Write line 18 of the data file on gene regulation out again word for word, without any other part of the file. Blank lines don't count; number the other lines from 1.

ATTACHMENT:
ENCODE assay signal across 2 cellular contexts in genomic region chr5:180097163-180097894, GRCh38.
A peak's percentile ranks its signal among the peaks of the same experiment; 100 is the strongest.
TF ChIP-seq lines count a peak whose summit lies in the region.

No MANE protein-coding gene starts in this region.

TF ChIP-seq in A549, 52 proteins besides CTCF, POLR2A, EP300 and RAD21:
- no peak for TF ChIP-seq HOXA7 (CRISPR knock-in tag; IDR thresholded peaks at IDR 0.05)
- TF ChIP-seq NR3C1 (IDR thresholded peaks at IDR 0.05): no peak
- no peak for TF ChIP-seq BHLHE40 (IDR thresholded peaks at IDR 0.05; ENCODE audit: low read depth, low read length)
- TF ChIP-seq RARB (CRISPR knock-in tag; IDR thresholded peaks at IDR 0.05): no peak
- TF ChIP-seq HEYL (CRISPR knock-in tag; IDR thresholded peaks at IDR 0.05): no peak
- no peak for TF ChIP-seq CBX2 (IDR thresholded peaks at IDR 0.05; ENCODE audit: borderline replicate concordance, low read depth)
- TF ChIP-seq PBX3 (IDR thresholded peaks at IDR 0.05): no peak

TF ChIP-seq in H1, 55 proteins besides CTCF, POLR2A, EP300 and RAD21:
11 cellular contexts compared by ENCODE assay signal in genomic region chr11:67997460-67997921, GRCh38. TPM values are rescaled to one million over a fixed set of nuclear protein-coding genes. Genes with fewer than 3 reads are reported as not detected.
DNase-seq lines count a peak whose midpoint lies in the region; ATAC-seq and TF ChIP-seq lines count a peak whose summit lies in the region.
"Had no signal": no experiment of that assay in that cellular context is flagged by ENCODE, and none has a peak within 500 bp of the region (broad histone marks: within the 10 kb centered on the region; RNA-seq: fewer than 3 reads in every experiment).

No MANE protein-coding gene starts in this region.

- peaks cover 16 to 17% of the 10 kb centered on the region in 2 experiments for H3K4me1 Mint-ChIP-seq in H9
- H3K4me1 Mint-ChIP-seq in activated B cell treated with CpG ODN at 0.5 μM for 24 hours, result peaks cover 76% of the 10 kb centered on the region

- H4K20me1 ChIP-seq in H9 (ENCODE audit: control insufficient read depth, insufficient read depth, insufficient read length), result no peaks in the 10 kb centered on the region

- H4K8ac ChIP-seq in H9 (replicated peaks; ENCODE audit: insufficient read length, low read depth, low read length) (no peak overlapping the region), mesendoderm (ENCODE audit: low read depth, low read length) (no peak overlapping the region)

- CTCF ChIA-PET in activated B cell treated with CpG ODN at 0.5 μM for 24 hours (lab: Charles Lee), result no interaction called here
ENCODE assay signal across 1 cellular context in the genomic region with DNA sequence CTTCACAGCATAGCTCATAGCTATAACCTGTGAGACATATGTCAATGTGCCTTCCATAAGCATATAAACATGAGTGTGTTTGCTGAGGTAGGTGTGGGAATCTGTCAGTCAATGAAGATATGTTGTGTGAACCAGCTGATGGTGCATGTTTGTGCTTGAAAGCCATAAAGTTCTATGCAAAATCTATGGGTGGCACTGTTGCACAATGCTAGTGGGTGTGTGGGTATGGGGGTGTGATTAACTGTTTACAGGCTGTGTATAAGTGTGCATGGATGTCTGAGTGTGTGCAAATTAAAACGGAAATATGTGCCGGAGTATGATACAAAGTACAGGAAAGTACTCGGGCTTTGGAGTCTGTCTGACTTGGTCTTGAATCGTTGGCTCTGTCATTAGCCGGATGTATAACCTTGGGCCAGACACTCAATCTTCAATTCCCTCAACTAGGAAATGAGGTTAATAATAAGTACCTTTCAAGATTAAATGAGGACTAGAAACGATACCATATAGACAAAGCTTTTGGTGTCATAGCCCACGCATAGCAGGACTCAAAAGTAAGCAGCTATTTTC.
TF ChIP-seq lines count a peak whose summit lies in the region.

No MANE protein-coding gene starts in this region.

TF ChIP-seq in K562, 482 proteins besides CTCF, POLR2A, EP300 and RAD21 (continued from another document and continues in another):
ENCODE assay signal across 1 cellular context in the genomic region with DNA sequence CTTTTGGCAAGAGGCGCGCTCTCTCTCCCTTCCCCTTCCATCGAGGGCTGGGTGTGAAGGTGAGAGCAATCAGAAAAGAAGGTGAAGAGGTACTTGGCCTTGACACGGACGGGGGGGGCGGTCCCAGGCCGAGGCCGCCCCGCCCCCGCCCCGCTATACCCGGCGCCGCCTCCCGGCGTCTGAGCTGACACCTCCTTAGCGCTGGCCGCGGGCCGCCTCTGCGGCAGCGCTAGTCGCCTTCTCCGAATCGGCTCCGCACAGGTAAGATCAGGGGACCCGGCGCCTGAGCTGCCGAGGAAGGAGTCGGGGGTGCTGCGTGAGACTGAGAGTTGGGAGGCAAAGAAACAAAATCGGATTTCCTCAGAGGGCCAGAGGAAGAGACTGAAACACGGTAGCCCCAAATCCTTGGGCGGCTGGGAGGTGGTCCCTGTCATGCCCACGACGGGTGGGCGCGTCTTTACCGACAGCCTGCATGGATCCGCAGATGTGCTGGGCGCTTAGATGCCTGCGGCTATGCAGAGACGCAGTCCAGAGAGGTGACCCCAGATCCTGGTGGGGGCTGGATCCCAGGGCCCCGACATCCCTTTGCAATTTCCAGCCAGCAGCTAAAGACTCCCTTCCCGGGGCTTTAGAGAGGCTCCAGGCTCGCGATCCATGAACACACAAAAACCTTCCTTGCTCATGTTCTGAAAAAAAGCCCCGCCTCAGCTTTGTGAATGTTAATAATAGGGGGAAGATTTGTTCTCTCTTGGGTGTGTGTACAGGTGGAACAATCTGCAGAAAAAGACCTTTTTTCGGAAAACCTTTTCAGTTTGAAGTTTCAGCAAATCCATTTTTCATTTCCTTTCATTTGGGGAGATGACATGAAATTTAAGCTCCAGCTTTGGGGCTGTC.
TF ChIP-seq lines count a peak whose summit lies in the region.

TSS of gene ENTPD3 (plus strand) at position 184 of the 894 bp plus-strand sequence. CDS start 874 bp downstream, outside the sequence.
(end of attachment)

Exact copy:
- peaks cover 16 to 17% of the 10 kb centered on the region in 2 experiments for H3K4me1 Mint-ChIP-seq in H9